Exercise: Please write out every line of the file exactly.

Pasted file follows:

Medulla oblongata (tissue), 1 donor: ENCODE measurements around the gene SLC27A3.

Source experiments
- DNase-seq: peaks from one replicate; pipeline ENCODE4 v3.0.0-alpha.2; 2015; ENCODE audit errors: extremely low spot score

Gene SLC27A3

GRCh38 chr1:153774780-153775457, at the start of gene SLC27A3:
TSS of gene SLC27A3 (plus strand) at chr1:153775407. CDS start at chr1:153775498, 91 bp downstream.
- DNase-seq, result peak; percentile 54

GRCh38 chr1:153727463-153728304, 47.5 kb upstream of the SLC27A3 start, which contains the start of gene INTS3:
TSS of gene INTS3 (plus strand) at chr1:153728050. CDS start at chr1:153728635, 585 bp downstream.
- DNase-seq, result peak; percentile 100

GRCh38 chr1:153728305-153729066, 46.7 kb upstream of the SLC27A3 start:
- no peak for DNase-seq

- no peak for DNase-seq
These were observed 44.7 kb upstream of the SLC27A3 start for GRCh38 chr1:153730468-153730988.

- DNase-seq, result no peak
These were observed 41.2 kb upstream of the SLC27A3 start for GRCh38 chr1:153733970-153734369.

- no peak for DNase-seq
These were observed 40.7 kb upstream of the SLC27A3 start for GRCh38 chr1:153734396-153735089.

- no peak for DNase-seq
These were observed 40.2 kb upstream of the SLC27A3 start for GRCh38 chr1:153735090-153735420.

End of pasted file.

Medulla oblongata (tissue), 1 donor: ENCODE measurements around the gene SLC27A3.

Source experiments
- DNase-seq: peaks from one replicate; pipeline ENCODE4 v3.0.0-alpha.2; 2015; ENCODE audit errors: extremely low spot score

Gene SLC27A3

GRCh38 chr1:153774780-153775457, at the start of gene SLC27A3:
TSS of gene SLC27A3 (plus strand) at chr1:153775407. CDS start at chr1:153775498, 91 bp downstream.
- DNase-seq, result peak; percentile 54

GRCh38 chr1:153727463-153728304, 47.5 kb upstream of the SLC27A3 start, which contains the start of gene INTS3:
TSS of gene INTS3 (plus strand) at chr1:153728050. CDS start at chr1:153728635, 585 bp downstream.
- DNase-seq, result peak; percentile 100

GRCh38 chr1:153728305-153729066, 46.7 kb upstream of the SLC27A3 start:
- no peak for DNase-seq

- no peak for DNase-seq
These were observed 44.7 kb upstream of the SLC27A3 start for GRCh38 chr1:153730468-153730988.

- DNase-seq, result no peak
These were observed 41.2 kb upstream of the SLC27A3 start for GRCh38 chr1:153733970-153734369.

- no peak for DNase-seq
These were observed 40.7 kb upstream of the SLC27A3 start for GRCh38 chr1:153734396-153735089.

- no peak for DNase-seq
These were observed 40.2 kb upstream of the SLC27A3 start for GRCh38 chr1:153735090-153735420.